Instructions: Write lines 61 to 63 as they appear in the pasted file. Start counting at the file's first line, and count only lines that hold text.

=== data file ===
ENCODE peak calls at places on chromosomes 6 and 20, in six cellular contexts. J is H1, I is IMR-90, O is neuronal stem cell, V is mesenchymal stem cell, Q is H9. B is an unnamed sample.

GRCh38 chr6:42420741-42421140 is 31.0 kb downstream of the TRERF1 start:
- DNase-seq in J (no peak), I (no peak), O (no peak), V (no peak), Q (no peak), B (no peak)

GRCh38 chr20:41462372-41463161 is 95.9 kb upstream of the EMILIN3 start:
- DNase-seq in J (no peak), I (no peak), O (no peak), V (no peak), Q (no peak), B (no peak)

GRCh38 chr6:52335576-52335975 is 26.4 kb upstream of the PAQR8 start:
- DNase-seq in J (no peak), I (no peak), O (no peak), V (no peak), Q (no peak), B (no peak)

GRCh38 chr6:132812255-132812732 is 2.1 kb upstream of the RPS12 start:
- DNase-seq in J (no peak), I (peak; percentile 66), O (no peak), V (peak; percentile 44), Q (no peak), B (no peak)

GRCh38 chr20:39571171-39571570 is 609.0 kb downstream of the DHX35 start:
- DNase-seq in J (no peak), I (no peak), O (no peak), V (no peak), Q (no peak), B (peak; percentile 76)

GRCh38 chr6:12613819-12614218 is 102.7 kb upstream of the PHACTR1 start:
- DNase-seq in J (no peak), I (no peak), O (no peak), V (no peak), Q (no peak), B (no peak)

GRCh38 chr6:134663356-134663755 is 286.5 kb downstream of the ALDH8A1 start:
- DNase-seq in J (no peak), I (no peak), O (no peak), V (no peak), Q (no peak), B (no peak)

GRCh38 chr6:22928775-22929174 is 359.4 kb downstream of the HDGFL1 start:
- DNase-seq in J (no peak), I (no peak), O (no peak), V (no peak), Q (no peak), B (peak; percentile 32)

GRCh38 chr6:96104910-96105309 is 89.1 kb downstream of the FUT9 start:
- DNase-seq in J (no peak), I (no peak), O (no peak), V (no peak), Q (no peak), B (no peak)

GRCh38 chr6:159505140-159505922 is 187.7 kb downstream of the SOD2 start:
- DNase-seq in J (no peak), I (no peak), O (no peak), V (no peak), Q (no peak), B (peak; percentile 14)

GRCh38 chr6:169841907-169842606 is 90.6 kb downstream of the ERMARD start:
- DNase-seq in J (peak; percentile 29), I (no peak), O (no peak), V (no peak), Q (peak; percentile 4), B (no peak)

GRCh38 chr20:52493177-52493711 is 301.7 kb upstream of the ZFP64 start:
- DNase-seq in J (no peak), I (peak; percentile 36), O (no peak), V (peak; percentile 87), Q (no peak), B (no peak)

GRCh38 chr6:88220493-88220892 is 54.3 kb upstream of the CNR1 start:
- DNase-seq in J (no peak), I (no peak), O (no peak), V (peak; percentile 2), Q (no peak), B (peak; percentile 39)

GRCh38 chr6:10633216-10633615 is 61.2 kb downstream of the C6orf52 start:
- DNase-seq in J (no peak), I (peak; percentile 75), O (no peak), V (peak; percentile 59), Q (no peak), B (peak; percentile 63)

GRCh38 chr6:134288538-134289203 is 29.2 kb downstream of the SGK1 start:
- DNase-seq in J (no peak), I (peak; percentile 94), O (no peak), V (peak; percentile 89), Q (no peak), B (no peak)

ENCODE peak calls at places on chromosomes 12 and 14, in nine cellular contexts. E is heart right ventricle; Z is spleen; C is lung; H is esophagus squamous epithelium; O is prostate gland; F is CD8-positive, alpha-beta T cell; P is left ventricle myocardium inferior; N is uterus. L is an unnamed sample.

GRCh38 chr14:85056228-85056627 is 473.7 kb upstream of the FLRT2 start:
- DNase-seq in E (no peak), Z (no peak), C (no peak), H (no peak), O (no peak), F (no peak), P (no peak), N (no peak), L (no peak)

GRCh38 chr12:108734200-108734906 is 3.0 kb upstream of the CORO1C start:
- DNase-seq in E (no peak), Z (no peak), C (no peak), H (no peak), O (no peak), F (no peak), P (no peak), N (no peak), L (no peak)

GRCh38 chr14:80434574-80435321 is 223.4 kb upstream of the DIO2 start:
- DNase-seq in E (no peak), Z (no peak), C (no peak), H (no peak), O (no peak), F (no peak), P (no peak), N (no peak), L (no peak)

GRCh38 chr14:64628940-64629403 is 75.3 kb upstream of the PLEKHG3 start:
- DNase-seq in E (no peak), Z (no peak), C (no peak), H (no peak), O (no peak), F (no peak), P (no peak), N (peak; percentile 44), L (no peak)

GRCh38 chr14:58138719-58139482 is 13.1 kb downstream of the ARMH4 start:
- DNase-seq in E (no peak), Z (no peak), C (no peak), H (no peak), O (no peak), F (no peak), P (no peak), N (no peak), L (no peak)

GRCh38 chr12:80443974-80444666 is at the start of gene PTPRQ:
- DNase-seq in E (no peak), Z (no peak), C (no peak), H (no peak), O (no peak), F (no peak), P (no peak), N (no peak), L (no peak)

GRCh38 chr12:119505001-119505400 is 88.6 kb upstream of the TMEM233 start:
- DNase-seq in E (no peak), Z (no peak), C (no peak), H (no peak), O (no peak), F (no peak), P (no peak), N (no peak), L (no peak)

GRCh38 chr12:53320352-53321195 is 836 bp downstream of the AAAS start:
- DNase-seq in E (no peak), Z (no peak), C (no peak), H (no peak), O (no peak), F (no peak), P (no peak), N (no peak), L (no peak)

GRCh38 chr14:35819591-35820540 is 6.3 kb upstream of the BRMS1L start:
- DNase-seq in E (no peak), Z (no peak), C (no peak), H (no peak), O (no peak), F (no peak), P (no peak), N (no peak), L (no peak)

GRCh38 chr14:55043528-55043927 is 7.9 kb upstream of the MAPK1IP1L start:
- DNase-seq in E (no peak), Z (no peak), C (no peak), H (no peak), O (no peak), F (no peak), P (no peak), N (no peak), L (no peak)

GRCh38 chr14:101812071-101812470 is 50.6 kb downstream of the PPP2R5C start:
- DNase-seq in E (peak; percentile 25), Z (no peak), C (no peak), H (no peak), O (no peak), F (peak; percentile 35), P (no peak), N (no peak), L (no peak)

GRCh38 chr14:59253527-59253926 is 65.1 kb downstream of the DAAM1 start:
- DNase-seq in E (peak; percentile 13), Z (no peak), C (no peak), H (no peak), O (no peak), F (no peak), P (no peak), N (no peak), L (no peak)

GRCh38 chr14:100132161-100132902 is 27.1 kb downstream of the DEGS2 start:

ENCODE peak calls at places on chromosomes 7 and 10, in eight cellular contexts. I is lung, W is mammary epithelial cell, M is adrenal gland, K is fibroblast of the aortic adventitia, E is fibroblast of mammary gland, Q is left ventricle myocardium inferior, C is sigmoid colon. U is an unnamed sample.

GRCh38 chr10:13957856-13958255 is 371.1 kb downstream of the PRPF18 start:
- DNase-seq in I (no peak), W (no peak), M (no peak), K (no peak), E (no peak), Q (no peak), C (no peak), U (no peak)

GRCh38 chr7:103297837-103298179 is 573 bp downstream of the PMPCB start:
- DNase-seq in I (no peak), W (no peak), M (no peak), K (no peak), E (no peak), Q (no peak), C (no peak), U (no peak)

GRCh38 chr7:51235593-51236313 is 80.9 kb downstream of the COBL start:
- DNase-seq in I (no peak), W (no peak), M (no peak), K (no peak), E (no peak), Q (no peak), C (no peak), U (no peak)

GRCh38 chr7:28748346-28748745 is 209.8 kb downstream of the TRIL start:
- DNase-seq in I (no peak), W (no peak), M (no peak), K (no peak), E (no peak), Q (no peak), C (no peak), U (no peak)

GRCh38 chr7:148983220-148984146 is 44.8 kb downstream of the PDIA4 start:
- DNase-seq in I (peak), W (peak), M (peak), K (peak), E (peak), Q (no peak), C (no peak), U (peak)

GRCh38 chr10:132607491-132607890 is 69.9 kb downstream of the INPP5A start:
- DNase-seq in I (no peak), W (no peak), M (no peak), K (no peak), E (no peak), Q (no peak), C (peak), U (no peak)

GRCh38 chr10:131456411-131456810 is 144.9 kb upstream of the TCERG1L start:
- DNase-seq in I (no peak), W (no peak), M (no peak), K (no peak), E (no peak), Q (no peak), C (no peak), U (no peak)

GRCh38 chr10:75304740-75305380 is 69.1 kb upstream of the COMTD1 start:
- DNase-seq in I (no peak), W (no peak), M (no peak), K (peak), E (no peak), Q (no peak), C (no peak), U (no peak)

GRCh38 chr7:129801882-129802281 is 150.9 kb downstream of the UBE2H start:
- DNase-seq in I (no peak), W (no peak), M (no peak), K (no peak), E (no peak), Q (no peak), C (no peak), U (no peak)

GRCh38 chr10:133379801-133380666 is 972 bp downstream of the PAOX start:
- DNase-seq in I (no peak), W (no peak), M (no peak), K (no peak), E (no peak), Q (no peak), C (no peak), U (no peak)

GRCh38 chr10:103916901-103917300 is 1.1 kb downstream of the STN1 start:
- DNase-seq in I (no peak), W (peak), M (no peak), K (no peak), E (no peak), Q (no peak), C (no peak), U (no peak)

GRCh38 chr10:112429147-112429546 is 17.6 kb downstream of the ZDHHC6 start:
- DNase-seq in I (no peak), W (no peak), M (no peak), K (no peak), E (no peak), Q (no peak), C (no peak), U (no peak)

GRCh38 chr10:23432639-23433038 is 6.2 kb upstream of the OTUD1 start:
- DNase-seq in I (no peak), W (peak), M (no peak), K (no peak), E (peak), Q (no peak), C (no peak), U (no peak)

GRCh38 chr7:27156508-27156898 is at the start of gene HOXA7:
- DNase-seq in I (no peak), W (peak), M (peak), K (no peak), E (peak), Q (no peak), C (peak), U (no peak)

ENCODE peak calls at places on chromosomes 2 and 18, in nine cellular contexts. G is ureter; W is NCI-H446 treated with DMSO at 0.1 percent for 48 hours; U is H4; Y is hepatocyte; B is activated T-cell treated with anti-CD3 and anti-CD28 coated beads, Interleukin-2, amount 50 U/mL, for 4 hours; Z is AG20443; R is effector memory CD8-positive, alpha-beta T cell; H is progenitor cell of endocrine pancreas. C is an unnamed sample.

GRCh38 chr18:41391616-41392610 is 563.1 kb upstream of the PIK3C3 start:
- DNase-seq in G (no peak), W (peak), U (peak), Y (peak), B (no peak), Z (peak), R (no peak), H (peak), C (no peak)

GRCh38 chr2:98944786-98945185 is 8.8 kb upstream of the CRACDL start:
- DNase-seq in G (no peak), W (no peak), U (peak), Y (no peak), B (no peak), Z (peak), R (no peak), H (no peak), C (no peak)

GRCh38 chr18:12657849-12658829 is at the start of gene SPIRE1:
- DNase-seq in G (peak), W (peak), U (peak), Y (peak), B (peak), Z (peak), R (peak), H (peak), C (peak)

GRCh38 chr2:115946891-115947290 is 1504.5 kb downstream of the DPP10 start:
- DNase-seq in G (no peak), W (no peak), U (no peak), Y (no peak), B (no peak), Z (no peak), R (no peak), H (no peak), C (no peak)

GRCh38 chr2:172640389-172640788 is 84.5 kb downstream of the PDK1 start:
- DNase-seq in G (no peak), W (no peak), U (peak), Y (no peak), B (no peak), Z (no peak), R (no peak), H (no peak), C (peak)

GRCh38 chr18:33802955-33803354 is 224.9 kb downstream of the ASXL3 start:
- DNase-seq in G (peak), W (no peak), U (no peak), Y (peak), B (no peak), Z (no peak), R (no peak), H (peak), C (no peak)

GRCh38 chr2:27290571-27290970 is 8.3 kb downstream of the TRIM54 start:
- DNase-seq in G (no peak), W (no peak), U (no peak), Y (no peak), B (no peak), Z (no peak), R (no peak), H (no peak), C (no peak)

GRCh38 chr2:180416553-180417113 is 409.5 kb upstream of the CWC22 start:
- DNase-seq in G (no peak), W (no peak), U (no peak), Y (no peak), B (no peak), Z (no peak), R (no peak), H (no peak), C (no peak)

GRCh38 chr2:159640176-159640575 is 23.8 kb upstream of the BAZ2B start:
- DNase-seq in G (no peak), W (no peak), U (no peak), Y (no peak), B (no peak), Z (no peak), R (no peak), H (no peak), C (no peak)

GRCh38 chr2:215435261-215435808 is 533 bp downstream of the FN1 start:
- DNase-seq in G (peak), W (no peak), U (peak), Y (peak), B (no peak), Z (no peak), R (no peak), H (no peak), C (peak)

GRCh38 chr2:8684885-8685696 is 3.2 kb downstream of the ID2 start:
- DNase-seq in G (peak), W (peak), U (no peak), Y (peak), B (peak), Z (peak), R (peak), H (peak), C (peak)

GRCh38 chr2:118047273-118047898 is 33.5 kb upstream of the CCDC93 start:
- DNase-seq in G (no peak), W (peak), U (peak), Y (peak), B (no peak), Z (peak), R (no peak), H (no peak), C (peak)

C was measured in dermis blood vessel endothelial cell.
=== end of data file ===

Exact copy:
GRCh38 chr7:103297837-103298179 is 573 bp downstream of the PMPCB start:
- DNase-seq in I (no peak), W (no peak), M (no peak), K (no peak), E (no peak), Q (no peak), C (no peak), U (no peak)

GRCh38 chr7:51235593-51236313 is 80.9 kb downstream of the COBL start: